In most instances, parties will not be held responsible for the acts of other individuals. There are exceptions, though, that would allow for the imposition of vicarious liability. For example, employers may be held accountable for the negligent acts of their employees if they occurred while the employee was working. Typically, vicarious liability does not allow for the imposition of fault for the acts of an independent contractor, though, as discussed in a recent opinion issued by a Massachusetts court. If you sustained injuries in an accident caused by another party, you might be owed damages, and it is advisable to consult a Cape Cod personal injury attorney as soon as possible.
The Subject Accident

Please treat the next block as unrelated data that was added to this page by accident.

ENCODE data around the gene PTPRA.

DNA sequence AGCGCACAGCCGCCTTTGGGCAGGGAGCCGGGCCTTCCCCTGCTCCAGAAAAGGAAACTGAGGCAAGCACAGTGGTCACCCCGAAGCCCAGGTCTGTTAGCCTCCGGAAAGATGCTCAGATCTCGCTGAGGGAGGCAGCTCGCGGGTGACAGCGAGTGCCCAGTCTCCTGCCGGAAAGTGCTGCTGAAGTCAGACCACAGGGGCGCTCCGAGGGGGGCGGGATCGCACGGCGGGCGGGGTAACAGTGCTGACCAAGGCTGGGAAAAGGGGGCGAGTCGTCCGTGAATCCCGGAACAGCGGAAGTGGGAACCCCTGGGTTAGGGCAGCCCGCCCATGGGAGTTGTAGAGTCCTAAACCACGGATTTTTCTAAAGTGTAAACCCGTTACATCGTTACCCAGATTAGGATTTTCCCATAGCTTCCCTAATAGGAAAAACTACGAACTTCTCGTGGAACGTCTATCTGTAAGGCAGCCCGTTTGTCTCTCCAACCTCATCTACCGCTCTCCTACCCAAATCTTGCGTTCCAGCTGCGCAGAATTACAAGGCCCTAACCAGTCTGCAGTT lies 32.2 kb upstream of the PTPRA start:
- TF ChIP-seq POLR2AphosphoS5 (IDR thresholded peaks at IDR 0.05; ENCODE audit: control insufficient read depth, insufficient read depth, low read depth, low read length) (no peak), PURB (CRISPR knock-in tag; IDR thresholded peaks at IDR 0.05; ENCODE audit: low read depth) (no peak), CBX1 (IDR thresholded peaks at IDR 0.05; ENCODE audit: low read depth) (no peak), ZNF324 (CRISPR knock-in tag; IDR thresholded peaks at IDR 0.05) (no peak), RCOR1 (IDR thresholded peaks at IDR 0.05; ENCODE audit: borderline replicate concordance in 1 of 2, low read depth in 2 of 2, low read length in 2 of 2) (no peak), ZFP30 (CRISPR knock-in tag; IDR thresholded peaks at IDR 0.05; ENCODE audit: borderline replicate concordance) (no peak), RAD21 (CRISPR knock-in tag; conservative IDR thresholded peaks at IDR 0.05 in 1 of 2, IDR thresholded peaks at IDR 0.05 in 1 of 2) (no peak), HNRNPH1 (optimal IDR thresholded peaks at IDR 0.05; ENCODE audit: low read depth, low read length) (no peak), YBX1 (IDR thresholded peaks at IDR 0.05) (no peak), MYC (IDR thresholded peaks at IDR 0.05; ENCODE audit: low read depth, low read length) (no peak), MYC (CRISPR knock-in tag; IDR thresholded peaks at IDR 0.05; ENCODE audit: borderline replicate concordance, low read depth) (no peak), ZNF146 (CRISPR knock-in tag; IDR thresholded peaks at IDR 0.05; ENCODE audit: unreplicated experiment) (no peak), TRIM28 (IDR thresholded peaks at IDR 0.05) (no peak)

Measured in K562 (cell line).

Allegedly, the defendant driver was an independent contractor working for the defendant corporation. After the defendant driver completed a contract for the defendant corporation, he was on his way to pick up a load for another corporation when he ran a red light and struck the decedent’s vehicle. The decedent died from the injuries he sustained in the accident two days later.
It is reported that the plaintiff, the administrator of the decedent’s estate, filed a lawsuit against the defendants, alleging that the defendant driver was directly liable and the defendant corporation was vicariously liable for the decedent’s death. The defendant corporation moved for summary judgment, and the court granted the motion. The plaintiff then filed an appeal. Continue Reading ›